According to a survey, Australian youngsters are cutting back on their online lives and taking out more time to read books, watch movies and visit art galleries.
An Urban Market Research (UMR) survey revealed that four million Australians aged between 16 and 30 are trying to balance the demands on their lives by turning to more simple pleasures.
However, Facebook remains the number one site among young people with almost half of them (47 per cent) spending at least five hours each week online.
"Pressing pause is not about switching off. It's about temporarily alleviating the pressure," The Herald Sun quoted Youth specialist media and communications company Lifelounge Group chief executive Dion Appel, as saying.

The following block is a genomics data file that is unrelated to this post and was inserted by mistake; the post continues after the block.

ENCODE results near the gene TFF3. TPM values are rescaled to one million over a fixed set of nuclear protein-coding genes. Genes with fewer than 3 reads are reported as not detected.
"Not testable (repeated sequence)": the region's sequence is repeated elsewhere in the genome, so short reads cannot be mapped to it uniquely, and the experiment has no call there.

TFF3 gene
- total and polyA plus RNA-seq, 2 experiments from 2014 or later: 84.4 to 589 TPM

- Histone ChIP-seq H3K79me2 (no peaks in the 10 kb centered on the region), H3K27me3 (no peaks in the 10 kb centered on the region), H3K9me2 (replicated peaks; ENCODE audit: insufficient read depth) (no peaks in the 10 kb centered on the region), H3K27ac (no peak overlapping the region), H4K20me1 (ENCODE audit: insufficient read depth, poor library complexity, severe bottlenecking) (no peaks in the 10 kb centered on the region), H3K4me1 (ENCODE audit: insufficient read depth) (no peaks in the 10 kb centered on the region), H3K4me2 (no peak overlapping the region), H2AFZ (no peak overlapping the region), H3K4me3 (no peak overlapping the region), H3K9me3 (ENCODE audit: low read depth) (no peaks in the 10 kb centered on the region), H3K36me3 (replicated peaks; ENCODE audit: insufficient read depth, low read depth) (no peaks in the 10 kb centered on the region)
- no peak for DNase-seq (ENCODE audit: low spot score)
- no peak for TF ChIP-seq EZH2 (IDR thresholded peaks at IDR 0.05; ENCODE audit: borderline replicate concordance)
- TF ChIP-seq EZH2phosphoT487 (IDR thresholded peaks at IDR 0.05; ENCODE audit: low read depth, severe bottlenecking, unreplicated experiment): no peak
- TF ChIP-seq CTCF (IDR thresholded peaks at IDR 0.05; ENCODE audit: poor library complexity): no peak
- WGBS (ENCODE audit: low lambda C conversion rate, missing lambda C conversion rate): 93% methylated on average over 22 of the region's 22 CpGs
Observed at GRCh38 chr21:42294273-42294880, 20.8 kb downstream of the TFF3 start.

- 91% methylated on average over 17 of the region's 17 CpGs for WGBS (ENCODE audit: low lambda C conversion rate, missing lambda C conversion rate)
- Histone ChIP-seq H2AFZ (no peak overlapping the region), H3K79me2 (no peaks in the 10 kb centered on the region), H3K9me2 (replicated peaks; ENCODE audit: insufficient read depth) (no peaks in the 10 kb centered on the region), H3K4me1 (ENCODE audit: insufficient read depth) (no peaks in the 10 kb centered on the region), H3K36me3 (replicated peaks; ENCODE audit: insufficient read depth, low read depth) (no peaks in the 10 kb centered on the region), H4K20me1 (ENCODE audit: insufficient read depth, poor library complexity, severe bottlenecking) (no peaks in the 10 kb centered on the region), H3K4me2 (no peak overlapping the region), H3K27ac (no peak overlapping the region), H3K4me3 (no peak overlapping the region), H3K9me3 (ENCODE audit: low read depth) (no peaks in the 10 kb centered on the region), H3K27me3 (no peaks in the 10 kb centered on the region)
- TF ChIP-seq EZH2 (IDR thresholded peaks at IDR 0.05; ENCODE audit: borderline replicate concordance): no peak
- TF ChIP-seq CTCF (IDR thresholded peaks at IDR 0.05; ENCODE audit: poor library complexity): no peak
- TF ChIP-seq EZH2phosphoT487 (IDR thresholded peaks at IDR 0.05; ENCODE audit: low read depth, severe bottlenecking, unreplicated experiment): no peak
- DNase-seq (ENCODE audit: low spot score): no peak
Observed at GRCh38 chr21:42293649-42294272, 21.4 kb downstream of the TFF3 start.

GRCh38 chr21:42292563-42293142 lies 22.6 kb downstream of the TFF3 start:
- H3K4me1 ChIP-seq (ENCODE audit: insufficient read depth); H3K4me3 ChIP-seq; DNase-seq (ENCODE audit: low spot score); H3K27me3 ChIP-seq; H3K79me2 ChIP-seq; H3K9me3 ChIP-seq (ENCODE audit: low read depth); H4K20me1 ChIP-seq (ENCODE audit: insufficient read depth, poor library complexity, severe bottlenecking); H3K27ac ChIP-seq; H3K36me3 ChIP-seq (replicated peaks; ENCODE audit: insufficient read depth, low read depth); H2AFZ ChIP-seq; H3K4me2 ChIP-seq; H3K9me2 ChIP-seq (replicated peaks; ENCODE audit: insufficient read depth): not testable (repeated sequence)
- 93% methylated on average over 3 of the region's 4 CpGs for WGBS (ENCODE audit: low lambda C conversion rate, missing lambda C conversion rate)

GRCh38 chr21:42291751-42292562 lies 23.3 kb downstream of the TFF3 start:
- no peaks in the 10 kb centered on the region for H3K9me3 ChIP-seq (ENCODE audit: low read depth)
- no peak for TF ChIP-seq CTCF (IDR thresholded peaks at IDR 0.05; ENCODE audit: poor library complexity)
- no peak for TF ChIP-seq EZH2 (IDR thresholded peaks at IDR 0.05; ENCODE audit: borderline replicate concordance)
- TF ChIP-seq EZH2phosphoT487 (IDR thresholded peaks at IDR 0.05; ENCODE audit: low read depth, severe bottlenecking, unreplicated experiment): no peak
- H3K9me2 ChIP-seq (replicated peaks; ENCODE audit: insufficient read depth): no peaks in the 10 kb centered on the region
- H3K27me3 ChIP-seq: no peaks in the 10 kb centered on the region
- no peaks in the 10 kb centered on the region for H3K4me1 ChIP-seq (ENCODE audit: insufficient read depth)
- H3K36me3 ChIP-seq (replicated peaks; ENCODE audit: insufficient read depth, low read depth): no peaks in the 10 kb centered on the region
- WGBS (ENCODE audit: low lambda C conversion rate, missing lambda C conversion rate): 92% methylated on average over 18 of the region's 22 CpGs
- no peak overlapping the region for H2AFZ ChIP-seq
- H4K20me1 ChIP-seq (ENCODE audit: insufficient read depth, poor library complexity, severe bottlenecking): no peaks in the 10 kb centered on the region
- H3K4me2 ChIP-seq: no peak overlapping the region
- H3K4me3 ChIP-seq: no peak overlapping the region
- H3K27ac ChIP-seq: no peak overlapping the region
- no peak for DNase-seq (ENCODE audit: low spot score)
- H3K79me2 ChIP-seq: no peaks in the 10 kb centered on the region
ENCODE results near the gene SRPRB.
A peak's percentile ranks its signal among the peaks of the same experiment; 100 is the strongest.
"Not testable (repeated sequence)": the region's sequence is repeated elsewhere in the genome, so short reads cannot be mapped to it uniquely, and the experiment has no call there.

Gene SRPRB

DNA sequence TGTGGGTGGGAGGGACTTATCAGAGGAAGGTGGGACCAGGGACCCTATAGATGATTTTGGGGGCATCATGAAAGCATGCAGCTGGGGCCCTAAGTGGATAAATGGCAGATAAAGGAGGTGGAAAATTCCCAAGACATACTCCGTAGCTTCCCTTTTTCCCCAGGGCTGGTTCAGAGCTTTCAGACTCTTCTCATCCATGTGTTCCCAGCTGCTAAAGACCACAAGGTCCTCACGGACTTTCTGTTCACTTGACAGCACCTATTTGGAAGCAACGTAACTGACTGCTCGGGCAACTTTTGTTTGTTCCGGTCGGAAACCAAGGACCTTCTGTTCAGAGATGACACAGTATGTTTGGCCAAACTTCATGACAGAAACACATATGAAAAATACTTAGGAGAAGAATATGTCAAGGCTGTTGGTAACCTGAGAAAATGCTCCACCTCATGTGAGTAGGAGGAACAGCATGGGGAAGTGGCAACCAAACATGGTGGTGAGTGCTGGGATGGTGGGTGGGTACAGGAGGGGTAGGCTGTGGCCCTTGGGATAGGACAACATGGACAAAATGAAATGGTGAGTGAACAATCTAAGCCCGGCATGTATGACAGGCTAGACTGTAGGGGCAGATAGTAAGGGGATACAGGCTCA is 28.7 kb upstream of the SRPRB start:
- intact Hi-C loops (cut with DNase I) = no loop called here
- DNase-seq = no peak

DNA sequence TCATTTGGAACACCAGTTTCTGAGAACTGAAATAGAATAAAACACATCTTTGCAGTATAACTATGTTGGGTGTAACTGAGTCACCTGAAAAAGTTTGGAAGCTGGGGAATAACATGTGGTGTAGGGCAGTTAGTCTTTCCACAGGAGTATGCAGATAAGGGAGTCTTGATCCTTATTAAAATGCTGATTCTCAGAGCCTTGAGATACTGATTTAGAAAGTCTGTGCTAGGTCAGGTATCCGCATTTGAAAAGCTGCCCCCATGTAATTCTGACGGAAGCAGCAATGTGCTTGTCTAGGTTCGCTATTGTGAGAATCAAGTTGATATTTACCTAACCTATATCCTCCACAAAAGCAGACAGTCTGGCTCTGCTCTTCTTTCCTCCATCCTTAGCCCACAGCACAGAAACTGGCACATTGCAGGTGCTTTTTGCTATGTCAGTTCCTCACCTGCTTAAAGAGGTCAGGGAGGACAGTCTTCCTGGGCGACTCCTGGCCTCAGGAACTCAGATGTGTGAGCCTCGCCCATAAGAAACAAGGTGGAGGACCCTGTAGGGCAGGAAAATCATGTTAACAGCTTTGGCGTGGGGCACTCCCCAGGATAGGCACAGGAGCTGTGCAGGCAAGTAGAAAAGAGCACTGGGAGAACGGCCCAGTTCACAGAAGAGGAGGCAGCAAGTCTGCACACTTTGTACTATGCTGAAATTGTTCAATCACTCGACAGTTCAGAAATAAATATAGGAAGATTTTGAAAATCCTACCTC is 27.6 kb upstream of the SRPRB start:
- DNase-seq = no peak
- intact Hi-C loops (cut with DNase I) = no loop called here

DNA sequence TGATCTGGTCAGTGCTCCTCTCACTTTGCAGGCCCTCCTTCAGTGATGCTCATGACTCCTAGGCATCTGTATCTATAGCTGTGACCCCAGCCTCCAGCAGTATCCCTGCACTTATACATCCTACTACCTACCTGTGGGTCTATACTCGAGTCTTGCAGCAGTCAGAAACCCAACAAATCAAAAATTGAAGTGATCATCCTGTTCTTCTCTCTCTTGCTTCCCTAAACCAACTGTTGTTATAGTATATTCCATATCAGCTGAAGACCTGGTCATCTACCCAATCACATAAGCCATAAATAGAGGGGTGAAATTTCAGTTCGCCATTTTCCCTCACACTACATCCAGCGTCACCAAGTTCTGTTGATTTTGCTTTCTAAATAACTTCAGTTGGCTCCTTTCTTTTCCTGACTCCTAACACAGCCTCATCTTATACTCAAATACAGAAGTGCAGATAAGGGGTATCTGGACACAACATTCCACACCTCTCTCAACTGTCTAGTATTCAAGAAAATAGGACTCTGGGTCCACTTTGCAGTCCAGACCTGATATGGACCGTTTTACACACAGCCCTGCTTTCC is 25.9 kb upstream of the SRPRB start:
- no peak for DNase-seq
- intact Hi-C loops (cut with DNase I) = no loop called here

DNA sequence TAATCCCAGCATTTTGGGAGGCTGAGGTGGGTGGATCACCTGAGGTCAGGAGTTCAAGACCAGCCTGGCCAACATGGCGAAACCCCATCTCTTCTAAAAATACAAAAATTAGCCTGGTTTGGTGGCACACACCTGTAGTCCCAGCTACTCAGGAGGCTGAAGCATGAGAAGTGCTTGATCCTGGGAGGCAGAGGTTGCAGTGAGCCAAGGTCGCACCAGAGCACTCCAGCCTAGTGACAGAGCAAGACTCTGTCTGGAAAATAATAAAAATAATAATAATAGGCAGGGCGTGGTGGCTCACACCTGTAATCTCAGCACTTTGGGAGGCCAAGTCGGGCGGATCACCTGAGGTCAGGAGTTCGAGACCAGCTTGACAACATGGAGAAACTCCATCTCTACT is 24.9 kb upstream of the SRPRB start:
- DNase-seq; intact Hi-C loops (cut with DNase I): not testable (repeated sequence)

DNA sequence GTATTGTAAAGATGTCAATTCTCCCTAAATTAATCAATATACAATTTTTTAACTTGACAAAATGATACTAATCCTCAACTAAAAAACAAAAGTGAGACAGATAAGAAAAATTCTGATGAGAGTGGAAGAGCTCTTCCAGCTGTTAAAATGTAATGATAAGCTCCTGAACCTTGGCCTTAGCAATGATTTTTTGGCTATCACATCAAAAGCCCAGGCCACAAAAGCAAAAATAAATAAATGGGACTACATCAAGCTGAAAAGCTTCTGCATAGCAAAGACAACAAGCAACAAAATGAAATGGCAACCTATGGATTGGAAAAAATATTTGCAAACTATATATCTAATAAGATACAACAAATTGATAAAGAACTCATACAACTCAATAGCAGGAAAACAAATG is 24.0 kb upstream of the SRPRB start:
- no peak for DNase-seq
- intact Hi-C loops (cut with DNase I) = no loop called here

56 per cent of people spend at least an hour each week with a good novel, while dinner parties, the movies, art galleries and the theatre are also core elements for socialising.
Dr Cassie Govan, the co-author of the annual Urban Market Research (UMR) study, says that while young people are taking a pause, falling behind isn't an option.
Young adults are now looking to their friends to validate who they are, what they consume and what's important in life, reflecting the monumental power of peer networks.
"There's an ever present undercurrent of anxiety around this fear of missing out or dropping off the pace," Govan said.